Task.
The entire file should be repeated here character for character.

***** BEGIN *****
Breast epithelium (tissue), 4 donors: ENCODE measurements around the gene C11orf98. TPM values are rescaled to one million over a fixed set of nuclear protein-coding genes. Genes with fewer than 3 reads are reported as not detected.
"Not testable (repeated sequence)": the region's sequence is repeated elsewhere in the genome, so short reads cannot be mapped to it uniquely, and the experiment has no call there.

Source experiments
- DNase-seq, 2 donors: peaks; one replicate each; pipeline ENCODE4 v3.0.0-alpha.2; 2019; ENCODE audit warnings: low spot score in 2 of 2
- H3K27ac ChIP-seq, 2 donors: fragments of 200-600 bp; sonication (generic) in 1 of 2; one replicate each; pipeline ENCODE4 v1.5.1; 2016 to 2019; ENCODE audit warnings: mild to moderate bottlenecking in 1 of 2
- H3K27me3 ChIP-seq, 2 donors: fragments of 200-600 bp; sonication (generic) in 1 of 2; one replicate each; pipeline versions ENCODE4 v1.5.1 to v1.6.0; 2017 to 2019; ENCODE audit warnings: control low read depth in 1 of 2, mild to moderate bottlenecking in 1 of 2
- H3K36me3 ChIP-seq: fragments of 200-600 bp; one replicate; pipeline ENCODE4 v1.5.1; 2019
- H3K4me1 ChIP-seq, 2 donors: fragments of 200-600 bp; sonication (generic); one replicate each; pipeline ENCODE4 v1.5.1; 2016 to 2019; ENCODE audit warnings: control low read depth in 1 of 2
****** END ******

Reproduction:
Breast epithelium (tissue), 4 donors: ENCODE measurements around the gene C11orf98. TPM values are rescaled to one million over a fixed set of nuclear protein-coding genes. Genes with fewer than 3 reads are reported as not detected.
"Not testable (repeated sequence)": the region's sequence is repeated elsewhere in the genome, so short reads cannot be mapped to it uniquely, and the experiment has no call there.

Source experiments
- DNase-seq, 2 donors: peaks; one replicate each; pipeline ENCODE4 v3.0.0-alpha.2; 2019; ENCODE audit warnings: low spot score in 2 of 2
- H3K27ac ChIP-seq, 2 donors: fragments of 200-600 bp; sonication (generic) in 1 of 2; one replicate each; pipeline ENCODE4 v1.5.1; 2016 to 2019; ENCODE audit warnings: mild to moderate bottlenecking in 1 of 2
- H3K27me3 ChIP-seq, 2 donors: fragments of 200-600 bp; sonication (generic) in 1 of 2; one replicate each; pipeline versions ENCODE4 v1.5.1 to v1.6.0; 2017 to 2019; ENCODE audit warnings: control low read depth in 1 of 2, mild to moderate bottlenecking in 1 of 2
- H3K36me3 ChIP-seq: fragments of 200-600 bp; one replicate; pipeline ENCODE4 v1.5.1; 2019
- H3K4me1 ChIP-seq, 2 donors: fragments of 200-600 bp; sonication (generic); one replicate each; pipeline ENCODE4 v1.5.1; 2016 to 2019; ENCODE audit warnings: control low read depth in 1 of 2